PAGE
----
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Three decades into his career, indie stalwart Jim Jarmusch delivers one of his best films yet

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Live Shots: WATERS is stormier than expected at Brick & Mortar


Live shows are an opportunity for musicians and music lovers to share an experience together. After all, you’re standing in the same room. Brick & Mortar Music Hall is a treasure trove for musicians. The small space offers an intimate setting that gives musicians the chance to embrace their audience.

I stood five feet away from WATERS’ lead singer and frontman Van Pierszalowski Monday night and not once did I feel embraced. Read more »

Sundance, part five: Swanberg + Ross Perry


Missed a previous Sundance post? Check out Pixel Vision for more.

Director and sometimes actor Joe Swanberg is a household name among South by Southwest fest-goers (and mumblecore fans everywhere), with such gems as Nights and Weekends (2009), Marriage Material (2012), All the Light in the Sky (2012), and his segment in V/H/S (2012) entitled "The Sick Thing That Happened to Emily When She Was Younger." 

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Sue Hestor's 70th birthday party: "We Shall Overcome."


By Bruce B. Brugmann

Plus: Tim Redmond reports on Sue Hestor and her environmental legacy on his new local  website 48  

How do you say happy birthday to a San Francisco icon like Sue Hestor?

Some 200 of her friends, allies, pro bono legal clients, political heavies, and fellow warriors against big developers and their pals in City Hall gathered Saturday at Delancey Street for a surprise party to celebrate Sue's 70th birthday.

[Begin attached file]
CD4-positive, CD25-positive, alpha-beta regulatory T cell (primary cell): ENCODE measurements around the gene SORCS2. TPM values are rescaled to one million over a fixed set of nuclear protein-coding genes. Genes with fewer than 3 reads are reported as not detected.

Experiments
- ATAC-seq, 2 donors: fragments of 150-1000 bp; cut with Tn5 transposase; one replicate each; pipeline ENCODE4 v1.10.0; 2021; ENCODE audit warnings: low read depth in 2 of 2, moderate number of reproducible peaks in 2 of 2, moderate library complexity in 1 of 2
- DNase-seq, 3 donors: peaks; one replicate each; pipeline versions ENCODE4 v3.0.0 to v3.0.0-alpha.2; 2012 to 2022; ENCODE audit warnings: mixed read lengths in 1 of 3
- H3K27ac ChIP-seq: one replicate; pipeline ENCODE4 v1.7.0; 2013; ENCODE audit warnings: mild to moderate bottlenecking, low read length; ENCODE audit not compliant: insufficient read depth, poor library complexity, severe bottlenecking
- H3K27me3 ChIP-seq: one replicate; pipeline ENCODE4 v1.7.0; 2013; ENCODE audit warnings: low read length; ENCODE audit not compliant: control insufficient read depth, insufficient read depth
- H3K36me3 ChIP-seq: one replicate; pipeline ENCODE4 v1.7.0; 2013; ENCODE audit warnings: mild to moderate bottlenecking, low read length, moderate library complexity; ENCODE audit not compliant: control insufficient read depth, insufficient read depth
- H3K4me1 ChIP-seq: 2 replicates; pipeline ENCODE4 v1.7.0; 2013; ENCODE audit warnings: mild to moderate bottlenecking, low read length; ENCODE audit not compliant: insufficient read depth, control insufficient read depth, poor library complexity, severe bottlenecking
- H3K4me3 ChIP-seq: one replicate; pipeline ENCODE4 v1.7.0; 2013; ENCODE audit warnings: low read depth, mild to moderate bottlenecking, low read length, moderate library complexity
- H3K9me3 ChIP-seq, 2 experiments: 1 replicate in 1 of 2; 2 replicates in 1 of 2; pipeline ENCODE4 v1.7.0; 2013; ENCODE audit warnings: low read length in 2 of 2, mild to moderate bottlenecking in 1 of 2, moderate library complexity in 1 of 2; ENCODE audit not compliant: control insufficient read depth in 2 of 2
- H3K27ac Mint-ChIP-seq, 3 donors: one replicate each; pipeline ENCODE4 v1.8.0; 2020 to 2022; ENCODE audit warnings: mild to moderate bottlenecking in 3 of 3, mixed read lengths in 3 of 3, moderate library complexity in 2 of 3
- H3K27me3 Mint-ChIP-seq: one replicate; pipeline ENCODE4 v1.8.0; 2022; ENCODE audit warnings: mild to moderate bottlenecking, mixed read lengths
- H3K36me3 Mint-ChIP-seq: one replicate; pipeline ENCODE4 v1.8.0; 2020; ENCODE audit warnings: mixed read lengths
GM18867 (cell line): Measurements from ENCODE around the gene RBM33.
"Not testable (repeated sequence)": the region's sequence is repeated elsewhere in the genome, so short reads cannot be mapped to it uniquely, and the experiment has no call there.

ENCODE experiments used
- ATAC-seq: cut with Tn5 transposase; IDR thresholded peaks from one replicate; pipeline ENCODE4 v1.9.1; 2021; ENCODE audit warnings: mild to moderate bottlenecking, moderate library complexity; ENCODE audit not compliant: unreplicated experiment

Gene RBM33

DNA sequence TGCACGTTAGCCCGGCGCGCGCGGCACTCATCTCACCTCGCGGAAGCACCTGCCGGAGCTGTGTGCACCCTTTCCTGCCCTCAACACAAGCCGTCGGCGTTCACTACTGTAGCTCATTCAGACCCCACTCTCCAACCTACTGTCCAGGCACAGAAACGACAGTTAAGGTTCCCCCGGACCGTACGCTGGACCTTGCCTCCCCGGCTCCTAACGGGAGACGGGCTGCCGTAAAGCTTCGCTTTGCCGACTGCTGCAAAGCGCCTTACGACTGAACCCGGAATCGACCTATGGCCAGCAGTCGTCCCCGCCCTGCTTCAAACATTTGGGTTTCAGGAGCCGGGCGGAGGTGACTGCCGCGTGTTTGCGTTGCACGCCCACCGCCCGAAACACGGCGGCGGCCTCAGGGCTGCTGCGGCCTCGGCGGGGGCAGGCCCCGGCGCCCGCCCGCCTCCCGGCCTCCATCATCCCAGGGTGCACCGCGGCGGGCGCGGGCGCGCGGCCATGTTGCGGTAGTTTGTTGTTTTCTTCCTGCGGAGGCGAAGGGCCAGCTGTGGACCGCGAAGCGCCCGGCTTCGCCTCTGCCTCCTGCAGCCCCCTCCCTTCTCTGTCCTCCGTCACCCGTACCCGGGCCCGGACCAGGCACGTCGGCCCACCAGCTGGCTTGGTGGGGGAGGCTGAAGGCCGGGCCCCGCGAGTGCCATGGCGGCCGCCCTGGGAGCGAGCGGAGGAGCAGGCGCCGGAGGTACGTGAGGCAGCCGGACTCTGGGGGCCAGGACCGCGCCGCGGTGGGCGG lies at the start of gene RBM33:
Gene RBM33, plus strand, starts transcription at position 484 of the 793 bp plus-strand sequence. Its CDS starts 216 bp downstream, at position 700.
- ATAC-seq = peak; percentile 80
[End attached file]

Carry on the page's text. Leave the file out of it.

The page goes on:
When she arrived, she was obviously surprised to find a band playing "We shall overcome" and her friends standing, clapping, cheering, and singing  in admiration for a woman who has spent more than four decades as a citizen activist and attorney fighting for one good cause after another, usually at bad odds against the big guys, often for clients without pay. It was truly a historic moment in the history of San Francisco politics. 

I first knew Sue when she popped up as a feisty volunteer in the Alvin Duskin anti-high rise campaign of the the early 1970s. The Bay Guardian was doing an investigative book, "The Ultimate HIghrise," on the impact of highrises on the city. She pitched in on the project and was in the book's  staff photo, jauntily wearing her trademark straw hat, standing next to the hole in the ground for the Yerba Buena Center development. Read more »

Richmond’s sugary beverage tax lost big, how's SF different?


What’s old is new again, the saying goes.

And the saying definitely applies to the hotly followed sugary beverage tax resolution, introduced at today’s Board of Supervisors meeting. 

The two cents per-ounce tax on sugary beverages would be levied at the point of distribution, with the ultimate goal of reducing the consumption of sodas and other sugary drinks to combat obesity in San Francisco. The tax, sponsored by Supervisors Scott Wiener, Eric Mar, Malia Cohen John Avalos and David Chiu, is similar to a resolution made two years ago in Richmond, CA. Read more »

Sundance, part four: indie heroes and genre flicks